Question for David Plouffe, the former campaign guru for President Obama: What in the world did they teach you in political science classes at the University of Delaware?
Plouffe was a panelist this past Sunday on ABC’s “This Week” news-talk show.
He declared that Hillary Rodham Clinton’s is virtually assured to be the next president of the United States.
Plouffe said Clinton is the “strongest non-incumbent candidate in U.S. political history.”
When I heard him say it, two words came immediately to mind: Dwight Eisenhower.
Let’s flash back to 1952.
General of the Army Eisenhower was just seven years removed from his key role in defeating Nazi Germany and bringing an end to World War II’s fighting in Europe. He came home to huge parades.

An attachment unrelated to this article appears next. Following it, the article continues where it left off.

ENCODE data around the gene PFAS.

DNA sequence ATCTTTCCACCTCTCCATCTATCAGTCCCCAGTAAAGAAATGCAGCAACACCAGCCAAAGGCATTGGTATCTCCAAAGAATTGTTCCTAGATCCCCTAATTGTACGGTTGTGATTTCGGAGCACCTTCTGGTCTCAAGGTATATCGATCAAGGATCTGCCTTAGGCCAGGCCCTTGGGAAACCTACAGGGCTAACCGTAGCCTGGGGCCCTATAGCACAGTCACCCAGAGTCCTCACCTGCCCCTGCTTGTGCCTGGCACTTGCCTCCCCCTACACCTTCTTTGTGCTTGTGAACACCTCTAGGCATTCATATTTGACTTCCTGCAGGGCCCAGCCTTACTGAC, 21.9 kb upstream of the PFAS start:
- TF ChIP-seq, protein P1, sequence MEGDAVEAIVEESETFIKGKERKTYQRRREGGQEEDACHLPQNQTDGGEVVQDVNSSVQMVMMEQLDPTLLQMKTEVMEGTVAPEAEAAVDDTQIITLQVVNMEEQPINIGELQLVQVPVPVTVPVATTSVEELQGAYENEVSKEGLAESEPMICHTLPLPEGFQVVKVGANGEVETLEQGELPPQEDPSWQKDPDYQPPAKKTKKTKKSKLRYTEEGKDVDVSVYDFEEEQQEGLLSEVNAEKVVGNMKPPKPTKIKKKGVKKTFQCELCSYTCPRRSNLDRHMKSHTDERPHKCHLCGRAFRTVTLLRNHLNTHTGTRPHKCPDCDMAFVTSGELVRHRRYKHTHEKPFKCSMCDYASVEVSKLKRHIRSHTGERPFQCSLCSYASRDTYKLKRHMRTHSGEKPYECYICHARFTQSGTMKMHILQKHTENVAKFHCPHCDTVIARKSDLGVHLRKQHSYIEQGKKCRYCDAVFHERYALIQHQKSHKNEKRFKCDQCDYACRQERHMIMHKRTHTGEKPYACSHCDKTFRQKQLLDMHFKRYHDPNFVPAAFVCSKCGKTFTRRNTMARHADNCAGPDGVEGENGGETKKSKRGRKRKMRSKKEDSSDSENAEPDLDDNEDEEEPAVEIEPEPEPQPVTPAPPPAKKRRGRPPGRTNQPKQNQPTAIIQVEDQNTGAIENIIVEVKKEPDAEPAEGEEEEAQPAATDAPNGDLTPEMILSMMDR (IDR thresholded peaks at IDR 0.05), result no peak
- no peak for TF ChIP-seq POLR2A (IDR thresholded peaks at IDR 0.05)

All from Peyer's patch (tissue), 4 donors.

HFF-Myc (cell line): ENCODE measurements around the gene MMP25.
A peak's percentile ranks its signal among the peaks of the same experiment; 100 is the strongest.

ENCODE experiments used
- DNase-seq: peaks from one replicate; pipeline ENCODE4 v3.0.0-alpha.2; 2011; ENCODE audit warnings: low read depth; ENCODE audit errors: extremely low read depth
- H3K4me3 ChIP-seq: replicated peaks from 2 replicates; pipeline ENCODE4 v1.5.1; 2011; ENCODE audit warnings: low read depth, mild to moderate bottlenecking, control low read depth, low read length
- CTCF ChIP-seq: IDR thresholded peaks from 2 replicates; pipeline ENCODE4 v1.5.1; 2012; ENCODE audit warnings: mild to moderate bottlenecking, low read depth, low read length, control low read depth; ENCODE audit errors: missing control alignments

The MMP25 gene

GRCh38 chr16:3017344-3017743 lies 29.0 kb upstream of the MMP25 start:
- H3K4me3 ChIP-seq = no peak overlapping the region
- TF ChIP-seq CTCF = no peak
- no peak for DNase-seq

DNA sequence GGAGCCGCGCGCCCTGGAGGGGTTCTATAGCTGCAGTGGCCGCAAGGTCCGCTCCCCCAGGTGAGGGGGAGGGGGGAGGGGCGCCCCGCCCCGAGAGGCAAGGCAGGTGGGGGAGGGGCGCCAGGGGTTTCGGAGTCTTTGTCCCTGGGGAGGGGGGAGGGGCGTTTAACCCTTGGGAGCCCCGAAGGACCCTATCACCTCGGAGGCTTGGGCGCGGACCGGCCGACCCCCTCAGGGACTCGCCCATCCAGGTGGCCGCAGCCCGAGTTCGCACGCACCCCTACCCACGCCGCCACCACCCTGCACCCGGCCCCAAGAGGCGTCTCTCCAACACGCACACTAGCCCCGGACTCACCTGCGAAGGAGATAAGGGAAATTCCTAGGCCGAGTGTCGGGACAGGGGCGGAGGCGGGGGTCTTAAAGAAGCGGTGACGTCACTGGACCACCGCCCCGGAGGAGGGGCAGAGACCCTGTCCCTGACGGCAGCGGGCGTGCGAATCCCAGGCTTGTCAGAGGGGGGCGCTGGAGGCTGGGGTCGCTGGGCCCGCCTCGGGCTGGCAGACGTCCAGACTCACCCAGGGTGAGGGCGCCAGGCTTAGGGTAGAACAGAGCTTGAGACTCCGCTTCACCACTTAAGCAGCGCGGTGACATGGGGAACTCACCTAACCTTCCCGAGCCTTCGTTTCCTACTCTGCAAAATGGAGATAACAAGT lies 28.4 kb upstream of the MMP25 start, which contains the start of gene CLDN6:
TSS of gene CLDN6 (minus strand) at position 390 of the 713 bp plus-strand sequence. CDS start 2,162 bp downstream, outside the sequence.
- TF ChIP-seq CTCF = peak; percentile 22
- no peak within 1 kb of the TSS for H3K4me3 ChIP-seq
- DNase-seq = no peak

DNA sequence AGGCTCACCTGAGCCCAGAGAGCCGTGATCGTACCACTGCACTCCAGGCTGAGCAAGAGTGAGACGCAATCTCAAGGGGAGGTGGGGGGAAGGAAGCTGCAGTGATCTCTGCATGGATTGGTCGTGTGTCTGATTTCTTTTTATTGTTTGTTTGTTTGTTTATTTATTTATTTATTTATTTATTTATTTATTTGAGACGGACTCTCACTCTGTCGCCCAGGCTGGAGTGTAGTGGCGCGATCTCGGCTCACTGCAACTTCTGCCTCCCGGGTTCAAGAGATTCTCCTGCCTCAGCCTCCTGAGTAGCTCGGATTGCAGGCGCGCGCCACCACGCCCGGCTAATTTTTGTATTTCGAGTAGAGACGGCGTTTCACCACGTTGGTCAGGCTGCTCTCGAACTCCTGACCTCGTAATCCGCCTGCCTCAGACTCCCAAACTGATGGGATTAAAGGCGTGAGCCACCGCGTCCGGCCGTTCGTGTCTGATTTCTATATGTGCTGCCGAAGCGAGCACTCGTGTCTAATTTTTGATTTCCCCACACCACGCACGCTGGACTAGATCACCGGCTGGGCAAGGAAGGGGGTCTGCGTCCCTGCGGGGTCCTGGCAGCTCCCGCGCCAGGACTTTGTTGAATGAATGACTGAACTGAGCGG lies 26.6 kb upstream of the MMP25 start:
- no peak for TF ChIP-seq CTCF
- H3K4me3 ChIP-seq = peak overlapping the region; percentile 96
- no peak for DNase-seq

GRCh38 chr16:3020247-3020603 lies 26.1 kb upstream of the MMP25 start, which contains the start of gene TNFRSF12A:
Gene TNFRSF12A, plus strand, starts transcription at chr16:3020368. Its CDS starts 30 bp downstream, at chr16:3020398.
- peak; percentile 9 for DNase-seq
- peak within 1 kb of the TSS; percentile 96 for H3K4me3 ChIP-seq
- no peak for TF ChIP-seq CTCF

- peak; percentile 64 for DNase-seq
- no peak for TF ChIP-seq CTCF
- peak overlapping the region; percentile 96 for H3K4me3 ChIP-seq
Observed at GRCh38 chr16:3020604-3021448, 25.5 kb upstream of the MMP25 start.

Ike then went on to become president of Columbia University and later took over as supreme commander of NATO forces in Europe.
President Truman did not run for re-election in 1952, leaving the field wide open.
Gen. Eisenhower stepped up.
The Republican from Denison, Texas was virtually pre-ordained to become president that year. He defeated Adlai Stevenson in a massive Electoral College landslide, winning 442 electoral votes to Stevenson’s 89. Ike would repeat the drubbing four years later when he ran for re-election.
It’s fair to ask whether Plouffe is fully aware of Dwight Eisenhower’s standing among Americans those 62 years ago.
Hillary Clinton figures to be a strong candidate for president if she decides to run.
Is she the strongest non-incumbent in American political history?
I do not believe that’s the case.